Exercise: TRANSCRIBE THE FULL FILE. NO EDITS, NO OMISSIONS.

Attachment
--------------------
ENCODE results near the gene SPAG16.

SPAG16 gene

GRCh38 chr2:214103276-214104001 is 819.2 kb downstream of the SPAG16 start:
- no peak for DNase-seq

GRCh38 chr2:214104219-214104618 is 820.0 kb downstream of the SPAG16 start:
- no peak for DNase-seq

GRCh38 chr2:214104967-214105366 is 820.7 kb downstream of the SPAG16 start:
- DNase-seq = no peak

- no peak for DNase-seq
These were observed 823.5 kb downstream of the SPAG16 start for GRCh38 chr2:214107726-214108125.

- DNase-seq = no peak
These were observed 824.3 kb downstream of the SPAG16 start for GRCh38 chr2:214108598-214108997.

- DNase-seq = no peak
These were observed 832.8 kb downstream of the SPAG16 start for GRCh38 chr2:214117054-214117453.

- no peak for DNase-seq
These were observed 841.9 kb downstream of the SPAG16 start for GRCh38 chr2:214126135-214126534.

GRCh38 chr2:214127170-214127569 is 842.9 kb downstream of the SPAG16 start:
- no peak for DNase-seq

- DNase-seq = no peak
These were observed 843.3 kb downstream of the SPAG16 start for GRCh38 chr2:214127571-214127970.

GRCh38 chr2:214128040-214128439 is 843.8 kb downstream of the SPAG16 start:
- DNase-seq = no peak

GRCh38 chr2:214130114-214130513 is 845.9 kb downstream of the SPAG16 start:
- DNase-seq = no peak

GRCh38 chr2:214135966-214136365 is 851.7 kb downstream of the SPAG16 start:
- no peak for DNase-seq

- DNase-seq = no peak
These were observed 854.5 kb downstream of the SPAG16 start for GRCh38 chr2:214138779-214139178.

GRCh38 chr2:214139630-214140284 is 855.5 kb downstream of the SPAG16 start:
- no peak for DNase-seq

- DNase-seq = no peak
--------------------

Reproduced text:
ENCODE results near the gene SPAG16.

SPAG16 gene

GRCh38 chr2:214103276-214104001 is 819.2 kb downstream of the SPAG16 start:
- no peak for DNase-seq

GRCh38 chr2:214104219-214104618 is 820.0 kb downstream of the SPAG16 start:
- no peak for DNase-seq

GRCh38 chr2:214104967-214105366 is 820.7 kb downstream of the SPAG16 start:
- DNase-seq = no peak

- no peak for DNase-seq
These were observed 823.5 kb downstream of the SPAG16 start for GRCh38 chr2:214107726-214108125.

- DNase-seq = no peak
These were observed 824.3 kb downstream of the SPAG16 start for GRCh38 chr2:214108598-214108997.

- DNase-seq = no peak
These were observed 832.8 kb downstream of the SPAG16 start for GRCh38 chr2:214117054-214117453.

- no peak for DNase-seq
These were observed 841.9 kb downstream of the SPAG16 start for GRCh38 chr2:214126135-214126534.

GRCh38 chr2:214127170-214127569 is 842.9 kb downstream of the SPAG16 start:
- no peak for DNase-seq

- DNase-seq = no peak
These were observed 843.3 kb downstream of the SPAG16 start for GRCh38 chr2:214127571-214127970.

GRCh38 chr2:214128040-214128439 is 843.8 kb downstream of the SPAG16 start:
- DNase-seq = no peak

GRCh38 chr2:214130114-214130513 is 845.9 kb downstream of the SPAG16 start:
- DNase-seq = no peak

GRCh38 chr2:214135966-214136365 is 851.7 kb downstream of the SPAG16 start:
- no peak for DNase-seq

- DNase-seq = no peak
These were observed 854.5 kb downstream of the SPAG16 start for GRCh38 chr2:214138779-214139178.

GRCh38 chr2:214139630-214140284 is 855.5 kb downstream of the SPAG16 start:
- no peak for DNase-seq

- DNase-seq = no peak